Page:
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4 lessons for wearable makers from Google Glass

There’s been a lot of debate lately about the way forward for wearables now that Google have shelved their Google Glass prototype. The arguments have lined up on the one side as ‘wearables are dead’ – not for the first time either. On the other side it’s ‘Glass wasn’t a failure at all and Google will come back stronger next time, so really it was a great success’ – Google themselves say it’s just the prototype that’s been shelved and ‘the journey doesn’t end here’.

The truth is probably somewhere in between of course, but when I look at the whole wearables movements we can probably see some key factors that are likely to predict success or failure, and I’m pretty sure these are repeatable lessons. So for those of you who are still interested to see wearables succeed, here’s my suggestions on the 4 key things to get right:


1.Your wearable needs to do something useful 

Maybe it’s stating the obvious but if there is no clear need or utility then all you have invented is a novelty. Google Glass didn’t have any obvious utility when it first came out but a worldwide development community was supposed to try to work it out. They tried and were unable to come up with much, although a few nice niches like remote support in the operating theatre did come up.

Maybe Google were being too optimistic that they could crowdsource their application development. When I look at wearables that have actually succeeded it’s the fitness trackers like Fitbit®, who’ve sold millions – why is this? Possibly because they have an obvious purpose – to track your activity without you even thinking about it. It certainly proves that you don’t need to be very useful, just doing one thing reasonably well is fine.


2.Your wearable must not be embarrassing to wear

I think that’s a bare minimum, and really the nicer the device is to wear the better its chances. Google Glass was blighted from the outset as it made you look like a geek, and no attempt to add designer frames was going to change that. To add to the fashion disaster it actually added a massive peer disapproval factor, as friends and strangers alike would worry if you were recording them surreptitiously, leading to some public bans.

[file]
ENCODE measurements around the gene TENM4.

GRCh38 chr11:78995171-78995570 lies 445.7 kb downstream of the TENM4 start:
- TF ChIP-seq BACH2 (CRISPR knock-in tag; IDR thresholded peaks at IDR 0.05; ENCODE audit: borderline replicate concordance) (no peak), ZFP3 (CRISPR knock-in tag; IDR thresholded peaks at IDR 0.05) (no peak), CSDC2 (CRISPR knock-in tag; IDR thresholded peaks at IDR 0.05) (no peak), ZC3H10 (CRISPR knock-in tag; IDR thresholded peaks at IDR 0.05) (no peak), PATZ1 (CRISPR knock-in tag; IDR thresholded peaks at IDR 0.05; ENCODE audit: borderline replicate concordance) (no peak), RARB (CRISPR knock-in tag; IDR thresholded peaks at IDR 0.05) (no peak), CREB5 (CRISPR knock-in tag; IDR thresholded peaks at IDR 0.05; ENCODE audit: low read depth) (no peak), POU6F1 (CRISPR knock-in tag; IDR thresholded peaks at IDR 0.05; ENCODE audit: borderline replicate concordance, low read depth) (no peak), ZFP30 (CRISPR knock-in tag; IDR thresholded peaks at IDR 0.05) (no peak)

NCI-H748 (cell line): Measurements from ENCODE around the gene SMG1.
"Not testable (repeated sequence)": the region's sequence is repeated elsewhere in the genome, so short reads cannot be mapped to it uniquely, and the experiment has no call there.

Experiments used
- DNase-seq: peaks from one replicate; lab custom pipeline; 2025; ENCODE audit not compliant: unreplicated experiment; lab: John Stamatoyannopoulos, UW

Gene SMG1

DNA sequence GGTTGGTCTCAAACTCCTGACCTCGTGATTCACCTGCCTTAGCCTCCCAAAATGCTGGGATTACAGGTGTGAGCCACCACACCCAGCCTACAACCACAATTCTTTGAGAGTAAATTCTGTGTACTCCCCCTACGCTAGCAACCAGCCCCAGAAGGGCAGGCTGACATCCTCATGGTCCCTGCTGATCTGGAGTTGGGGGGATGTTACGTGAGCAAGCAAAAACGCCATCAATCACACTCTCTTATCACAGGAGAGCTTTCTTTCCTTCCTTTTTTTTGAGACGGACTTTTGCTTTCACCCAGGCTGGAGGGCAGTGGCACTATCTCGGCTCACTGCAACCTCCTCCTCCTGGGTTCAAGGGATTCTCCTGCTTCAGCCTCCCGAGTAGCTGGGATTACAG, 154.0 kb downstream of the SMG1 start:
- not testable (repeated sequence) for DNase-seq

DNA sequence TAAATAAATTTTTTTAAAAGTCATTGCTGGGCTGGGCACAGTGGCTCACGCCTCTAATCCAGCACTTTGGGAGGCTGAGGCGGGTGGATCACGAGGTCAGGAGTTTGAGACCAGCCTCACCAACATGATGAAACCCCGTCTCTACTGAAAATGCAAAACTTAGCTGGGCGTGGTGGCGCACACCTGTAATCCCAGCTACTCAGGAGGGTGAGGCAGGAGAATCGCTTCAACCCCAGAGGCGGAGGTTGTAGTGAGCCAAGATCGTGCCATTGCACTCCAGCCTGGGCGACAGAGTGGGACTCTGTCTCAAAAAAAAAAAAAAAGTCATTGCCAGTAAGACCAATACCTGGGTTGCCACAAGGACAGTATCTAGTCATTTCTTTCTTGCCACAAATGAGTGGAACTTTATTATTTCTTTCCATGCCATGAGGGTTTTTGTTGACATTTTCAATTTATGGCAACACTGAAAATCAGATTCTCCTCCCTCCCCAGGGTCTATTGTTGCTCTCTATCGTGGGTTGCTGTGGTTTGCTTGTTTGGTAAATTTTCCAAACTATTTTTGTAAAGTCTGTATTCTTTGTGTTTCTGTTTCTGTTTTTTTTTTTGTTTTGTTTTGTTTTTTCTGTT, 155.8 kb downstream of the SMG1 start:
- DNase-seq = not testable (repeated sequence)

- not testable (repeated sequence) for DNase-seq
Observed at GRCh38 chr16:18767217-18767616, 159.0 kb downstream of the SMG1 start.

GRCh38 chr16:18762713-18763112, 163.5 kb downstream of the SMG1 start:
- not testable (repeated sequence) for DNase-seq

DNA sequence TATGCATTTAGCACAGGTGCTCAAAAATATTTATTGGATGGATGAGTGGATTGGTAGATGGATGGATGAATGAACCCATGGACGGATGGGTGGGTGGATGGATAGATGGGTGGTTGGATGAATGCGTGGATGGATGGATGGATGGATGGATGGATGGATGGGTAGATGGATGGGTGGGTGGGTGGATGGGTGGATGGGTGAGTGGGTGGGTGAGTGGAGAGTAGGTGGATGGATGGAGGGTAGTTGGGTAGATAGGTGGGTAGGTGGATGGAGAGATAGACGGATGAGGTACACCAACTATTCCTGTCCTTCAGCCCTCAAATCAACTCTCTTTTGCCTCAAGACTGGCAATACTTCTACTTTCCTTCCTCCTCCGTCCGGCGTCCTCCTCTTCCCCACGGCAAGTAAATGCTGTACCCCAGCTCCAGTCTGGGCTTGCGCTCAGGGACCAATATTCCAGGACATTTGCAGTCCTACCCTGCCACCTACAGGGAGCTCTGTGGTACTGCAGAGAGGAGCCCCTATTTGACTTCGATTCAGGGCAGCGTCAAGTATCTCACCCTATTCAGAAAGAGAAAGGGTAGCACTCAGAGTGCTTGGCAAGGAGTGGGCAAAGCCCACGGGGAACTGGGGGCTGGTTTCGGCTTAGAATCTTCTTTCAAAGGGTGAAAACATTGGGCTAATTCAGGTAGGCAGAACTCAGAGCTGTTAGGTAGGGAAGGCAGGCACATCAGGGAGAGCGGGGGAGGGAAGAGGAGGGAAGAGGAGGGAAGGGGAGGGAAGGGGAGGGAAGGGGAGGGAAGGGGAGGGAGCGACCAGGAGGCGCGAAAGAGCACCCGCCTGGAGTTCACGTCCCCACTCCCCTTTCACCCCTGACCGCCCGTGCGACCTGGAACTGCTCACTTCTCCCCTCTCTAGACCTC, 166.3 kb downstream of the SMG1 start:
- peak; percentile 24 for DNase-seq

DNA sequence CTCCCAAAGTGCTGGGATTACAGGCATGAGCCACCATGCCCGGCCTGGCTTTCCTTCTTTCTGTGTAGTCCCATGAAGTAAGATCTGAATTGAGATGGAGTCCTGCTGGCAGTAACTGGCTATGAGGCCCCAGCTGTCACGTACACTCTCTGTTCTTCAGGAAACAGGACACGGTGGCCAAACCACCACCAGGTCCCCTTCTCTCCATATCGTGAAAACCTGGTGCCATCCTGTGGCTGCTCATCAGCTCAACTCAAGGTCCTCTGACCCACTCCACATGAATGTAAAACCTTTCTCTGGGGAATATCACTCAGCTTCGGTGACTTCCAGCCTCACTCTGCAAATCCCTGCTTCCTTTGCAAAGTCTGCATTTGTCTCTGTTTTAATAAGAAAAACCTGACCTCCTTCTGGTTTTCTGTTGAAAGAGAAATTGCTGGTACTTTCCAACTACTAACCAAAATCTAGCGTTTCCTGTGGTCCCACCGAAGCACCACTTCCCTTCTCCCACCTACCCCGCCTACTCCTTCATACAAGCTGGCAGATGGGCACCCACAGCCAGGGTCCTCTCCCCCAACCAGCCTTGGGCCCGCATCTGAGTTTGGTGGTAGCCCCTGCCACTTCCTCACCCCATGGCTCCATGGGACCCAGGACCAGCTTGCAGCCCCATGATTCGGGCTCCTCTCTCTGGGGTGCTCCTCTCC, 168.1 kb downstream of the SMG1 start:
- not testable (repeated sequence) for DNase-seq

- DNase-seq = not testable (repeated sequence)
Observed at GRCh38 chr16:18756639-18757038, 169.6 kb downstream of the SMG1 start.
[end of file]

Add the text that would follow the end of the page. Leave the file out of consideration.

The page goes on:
Contrast that again with the wrist-worn devices which tend to be rather nice on the whole. Here’s an example of a new epilepsy sensor going through crowd-funding at the moment called Embrace – no likelihood of social stigma with a sleek design like this: 

Embrace epilepsy wristband sensor wearable

source: Embrace

3.Your wearable must be priced sensibly 

This seems to be the one that a lot of wearable makers are getting wrong. If you’re going to offer me a product that does a lot less than my smartphone, is embarrassing to wear and has very few real world applications, why price it at 3x the level of a good smartphone? In many ways this was the real failure of Google Glass – compare it with the approach of companies like Embrace mentioned above who are going with introductory pricing models to ensure a) they get their development funding b) they get the initial take-up that is so important.

Given the financial muscle of Google it’s hard to work out why they priced Glass so highly – the only reason can be that they were trying to conduct a commercial sensitivity test which brings me to my last principle…


4.Don’t try to test too many variables at the same time

It seems to me that Google were just too ambitious with a product that was far from finished – they set out to get developers to puzzle out a use for it, for wearers to convince the world it was actually cool, and to test what the maximum price point could be, all at the same time. Those of you who are into ‘testing’ in any way will know how difficult multivariate testing is, and if Google can’t handle it I wouldn’t overestimate your own abilities.

I’d suggest instead to try to test no more than two of the key variables, preferably one if you can help it. So if you’ve got a great product, useful and elegant, then by all means go and see what price you can charge. But if you’re still building the thing, best keep the entry price down. You can always come back and charge higher price points for the turbo-charged mark 2 versions in future cycles – a tactic Fitbit® have successfully deployed.


Thank you Google

So maybe Google Glass has been a success after all – but only by highlighting how not to do things. It shouldn’t be too hard for the rest of us to learn from this and do better. Wearables aren’t dead yet.

I’d love to hear your views on these lessons or any other pointers for wearable makers. Feel free to contact me.

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